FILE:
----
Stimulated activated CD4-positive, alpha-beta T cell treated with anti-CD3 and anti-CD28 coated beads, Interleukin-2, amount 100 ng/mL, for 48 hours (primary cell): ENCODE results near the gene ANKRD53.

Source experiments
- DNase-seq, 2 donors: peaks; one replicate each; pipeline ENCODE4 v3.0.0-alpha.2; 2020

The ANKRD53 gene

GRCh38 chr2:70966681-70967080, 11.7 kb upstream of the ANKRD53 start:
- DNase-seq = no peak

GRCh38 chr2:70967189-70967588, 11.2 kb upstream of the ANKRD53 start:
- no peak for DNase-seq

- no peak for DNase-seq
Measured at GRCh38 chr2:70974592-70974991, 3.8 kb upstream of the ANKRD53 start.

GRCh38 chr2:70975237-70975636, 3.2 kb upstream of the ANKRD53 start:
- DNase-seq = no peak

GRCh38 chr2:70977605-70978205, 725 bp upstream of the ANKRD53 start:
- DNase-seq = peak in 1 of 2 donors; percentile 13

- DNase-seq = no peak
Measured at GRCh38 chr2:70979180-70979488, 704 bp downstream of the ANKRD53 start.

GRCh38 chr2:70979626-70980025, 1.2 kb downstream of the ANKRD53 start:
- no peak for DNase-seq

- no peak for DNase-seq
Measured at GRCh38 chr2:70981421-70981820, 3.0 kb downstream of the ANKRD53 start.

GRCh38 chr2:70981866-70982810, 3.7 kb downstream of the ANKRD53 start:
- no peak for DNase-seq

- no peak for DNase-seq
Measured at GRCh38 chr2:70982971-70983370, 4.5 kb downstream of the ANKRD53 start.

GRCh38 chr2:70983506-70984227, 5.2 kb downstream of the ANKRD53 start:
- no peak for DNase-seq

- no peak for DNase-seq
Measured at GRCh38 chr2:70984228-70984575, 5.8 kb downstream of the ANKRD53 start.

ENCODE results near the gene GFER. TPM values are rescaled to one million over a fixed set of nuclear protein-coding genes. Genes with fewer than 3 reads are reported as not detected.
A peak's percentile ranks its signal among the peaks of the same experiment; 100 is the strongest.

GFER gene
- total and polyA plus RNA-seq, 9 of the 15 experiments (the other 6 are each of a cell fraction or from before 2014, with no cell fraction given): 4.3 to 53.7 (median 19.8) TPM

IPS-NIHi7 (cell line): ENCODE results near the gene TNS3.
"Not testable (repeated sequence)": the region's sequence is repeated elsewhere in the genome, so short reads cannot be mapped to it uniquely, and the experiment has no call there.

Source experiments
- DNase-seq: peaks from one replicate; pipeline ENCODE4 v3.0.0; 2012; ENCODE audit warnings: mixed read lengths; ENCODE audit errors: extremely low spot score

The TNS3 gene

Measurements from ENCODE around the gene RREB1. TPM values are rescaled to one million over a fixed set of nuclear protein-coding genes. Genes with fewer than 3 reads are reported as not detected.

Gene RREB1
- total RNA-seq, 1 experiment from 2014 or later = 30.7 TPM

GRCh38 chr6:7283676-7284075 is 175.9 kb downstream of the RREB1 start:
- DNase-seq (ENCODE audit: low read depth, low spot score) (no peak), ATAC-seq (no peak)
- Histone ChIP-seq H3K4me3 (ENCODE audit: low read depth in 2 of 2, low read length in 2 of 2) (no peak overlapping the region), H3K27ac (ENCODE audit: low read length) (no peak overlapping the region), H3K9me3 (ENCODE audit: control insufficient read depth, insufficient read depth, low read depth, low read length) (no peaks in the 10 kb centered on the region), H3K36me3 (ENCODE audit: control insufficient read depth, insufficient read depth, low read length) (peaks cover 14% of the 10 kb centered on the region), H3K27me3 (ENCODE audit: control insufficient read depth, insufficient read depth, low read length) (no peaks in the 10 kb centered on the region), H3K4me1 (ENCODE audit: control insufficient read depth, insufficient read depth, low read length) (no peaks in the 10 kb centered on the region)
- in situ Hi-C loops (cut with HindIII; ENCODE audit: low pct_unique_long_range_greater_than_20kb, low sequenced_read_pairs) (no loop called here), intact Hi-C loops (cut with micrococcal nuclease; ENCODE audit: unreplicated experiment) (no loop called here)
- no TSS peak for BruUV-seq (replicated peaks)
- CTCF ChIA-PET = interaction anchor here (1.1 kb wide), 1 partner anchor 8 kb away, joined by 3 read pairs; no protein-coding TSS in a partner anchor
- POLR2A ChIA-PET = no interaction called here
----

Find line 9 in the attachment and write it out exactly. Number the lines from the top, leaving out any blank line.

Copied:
- no peak for DNase-seq